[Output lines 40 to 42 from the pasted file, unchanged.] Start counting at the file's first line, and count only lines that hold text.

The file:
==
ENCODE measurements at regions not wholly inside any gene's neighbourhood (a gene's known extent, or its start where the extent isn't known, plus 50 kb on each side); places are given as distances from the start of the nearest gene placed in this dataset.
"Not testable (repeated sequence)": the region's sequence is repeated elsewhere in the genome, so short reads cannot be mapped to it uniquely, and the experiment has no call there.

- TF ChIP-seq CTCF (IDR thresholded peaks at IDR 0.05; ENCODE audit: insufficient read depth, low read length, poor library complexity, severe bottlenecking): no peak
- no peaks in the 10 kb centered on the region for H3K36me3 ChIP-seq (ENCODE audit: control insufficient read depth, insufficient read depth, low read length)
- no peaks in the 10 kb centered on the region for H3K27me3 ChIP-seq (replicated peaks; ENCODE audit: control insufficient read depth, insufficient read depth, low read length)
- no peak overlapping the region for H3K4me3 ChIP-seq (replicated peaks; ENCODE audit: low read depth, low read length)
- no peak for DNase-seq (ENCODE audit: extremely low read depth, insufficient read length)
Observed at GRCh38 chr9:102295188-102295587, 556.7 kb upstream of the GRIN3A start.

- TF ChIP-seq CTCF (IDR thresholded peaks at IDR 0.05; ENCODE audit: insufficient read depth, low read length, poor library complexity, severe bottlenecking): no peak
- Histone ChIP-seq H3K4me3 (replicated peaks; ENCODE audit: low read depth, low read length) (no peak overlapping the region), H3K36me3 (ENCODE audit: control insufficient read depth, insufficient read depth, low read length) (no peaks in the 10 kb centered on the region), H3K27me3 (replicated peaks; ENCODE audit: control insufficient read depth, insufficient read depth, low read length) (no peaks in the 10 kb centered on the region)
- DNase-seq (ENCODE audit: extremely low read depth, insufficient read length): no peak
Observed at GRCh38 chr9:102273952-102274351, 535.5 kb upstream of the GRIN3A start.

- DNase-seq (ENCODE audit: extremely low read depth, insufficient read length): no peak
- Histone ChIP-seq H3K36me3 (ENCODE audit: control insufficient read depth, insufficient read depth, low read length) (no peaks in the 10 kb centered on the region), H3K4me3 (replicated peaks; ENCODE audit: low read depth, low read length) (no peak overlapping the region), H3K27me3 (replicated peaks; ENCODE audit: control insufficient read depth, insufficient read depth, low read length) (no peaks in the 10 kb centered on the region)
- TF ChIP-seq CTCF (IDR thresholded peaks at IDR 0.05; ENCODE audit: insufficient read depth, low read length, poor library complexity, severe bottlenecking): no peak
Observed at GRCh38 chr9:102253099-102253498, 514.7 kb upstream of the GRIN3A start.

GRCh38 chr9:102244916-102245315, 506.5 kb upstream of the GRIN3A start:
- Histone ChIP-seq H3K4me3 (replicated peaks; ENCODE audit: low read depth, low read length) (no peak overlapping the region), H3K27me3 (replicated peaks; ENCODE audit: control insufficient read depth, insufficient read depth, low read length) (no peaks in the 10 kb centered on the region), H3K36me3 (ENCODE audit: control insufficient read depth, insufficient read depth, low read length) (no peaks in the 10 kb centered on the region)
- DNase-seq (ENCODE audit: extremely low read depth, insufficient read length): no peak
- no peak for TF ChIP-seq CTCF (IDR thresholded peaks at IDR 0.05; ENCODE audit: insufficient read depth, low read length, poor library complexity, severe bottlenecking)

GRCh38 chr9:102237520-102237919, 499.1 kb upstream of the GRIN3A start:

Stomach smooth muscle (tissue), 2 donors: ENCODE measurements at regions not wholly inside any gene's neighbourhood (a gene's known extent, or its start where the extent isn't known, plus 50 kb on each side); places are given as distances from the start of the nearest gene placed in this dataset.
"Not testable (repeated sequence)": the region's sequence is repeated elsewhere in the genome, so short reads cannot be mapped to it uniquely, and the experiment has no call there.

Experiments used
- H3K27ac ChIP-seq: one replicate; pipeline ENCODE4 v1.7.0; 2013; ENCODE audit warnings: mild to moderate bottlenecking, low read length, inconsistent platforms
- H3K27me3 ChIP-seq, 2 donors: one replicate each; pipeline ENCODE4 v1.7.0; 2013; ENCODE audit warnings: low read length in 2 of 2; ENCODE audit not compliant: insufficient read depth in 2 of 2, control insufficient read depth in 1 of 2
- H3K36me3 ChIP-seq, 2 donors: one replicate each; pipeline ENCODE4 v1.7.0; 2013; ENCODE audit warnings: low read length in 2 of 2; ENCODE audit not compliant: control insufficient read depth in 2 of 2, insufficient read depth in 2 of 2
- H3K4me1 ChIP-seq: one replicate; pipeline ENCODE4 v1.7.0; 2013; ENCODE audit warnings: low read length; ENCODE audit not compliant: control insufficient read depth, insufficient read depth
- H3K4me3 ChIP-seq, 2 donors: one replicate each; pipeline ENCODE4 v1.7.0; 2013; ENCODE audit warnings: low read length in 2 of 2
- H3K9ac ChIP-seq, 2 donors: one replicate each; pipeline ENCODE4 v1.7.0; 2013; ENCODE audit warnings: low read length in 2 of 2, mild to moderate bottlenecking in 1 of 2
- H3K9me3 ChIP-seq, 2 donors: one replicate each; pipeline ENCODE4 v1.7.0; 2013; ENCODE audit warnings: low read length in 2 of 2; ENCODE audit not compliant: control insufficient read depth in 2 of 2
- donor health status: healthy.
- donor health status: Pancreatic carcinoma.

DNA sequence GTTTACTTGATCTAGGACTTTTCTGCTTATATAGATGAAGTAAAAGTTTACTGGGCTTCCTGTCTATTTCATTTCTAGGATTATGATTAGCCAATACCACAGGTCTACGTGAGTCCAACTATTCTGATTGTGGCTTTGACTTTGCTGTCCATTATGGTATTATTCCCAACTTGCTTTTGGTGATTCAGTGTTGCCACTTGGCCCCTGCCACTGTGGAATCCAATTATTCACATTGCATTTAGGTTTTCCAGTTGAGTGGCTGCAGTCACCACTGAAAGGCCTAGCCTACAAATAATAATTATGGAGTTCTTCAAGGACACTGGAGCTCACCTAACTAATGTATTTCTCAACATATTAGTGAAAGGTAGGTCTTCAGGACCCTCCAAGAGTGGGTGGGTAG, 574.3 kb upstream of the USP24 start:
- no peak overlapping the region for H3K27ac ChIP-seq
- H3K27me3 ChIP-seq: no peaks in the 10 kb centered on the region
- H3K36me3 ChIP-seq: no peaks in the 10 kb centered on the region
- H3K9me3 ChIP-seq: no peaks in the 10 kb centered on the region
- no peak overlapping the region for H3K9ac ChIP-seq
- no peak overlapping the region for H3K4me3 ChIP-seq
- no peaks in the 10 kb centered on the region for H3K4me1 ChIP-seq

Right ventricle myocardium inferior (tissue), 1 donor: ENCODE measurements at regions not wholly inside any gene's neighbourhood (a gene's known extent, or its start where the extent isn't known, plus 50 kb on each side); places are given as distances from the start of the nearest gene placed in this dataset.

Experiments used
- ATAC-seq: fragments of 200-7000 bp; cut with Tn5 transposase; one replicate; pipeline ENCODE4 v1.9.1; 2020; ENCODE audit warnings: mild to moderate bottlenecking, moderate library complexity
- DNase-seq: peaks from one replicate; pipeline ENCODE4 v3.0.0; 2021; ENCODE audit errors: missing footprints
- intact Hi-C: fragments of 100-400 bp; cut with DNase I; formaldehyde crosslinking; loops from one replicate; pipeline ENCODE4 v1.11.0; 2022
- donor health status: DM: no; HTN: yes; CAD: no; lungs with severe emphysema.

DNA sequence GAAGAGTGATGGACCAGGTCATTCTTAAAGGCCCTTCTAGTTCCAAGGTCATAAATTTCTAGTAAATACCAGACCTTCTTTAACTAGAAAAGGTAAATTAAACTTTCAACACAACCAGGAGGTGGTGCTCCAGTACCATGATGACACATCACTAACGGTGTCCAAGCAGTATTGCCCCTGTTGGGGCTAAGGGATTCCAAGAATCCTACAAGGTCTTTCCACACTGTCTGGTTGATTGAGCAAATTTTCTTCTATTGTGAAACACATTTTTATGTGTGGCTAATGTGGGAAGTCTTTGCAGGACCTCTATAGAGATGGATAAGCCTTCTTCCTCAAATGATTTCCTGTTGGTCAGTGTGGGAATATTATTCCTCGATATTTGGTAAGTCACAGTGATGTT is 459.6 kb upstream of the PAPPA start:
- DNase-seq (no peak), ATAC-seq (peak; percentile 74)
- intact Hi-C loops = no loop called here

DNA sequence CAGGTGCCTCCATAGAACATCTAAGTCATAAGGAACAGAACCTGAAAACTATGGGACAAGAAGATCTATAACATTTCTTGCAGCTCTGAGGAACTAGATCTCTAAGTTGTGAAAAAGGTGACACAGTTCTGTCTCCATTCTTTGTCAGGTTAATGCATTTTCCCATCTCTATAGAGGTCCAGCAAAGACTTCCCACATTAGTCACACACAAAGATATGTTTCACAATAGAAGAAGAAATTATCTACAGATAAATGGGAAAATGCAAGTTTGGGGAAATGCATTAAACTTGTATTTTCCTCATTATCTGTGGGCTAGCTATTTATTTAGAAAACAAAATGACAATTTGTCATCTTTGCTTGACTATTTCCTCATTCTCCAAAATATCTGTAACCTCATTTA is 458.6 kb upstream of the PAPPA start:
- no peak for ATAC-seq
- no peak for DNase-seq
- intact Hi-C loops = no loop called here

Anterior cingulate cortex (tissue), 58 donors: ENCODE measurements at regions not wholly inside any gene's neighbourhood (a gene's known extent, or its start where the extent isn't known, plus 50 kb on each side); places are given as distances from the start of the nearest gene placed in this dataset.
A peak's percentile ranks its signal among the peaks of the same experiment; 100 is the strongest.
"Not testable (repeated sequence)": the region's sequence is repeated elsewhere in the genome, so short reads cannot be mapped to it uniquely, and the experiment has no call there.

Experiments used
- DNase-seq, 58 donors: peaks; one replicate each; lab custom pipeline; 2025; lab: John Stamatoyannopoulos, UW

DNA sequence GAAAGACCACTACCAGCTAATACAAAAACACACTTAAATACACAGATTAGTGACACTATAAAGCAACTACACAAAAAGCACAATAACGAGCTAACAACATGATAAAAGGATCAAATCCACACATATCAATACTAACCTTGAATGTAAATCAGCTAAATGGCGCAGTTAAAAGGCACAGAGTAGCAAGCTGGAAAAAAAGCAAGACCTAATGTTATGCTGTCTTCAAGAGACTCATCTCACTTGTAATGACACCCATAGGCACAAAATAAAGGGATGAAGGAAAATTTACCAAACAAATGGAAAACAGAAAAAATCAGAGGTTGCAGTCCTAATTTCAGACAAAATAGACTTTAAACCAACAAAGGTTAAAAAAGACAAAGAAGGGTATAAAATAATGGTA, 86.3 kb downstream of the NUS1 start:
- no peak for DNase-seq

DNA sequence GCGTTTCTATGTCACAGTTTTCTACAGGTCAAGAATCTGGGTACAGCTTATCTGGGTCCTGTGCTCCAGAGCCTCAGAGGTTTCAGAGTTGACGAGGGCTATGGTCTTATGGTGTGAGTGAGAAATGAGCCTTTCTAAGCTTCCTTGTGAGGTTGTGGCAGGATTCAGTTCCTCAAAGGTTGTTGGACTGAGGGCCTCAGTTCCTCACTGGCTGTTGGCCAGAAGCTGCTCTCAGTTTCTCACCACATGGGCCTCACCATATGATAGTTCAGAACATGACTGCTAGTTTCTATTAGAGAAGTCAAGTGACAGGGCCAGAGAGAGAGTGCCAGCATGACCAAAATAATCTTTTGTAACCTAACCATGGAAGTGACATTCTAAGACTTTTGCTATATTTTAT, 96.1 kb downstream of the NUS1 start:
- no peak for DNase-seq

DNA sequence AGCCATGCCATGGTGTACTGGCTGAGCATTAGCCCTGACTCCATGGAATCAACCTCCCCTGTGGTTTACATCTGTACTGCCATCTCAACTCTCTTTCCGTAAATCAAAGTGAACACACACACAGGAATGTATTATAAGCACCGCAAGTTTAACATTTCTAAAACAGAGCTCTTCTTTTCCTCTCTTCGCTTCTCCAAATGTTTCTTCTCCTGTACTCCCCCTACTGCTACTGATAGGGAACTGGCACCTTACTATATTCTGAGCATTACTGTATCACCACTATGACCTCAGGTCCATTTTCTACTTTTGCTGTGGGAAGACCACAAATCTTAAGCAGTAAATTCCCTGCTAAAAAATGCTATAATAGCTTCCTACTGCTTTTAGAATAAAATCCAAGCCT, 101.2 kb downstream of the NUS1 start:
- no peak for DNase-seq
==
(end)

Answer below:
- no peak overlapping the region for H3K4me3 ChIP-seq
- no peaks in the 10 kb centered on the region for H3K4me1 ChIP-seq

Right ventricle myocardium inferior (tissue), 1 donor: ENCODE measurements at regions not wholly inside any gene's neighbourhood (a gene's known extent, or its start where the extent isn't known, plus 50 kb on each side); places are given as distances from the start of the nearest gene placed in this dataset.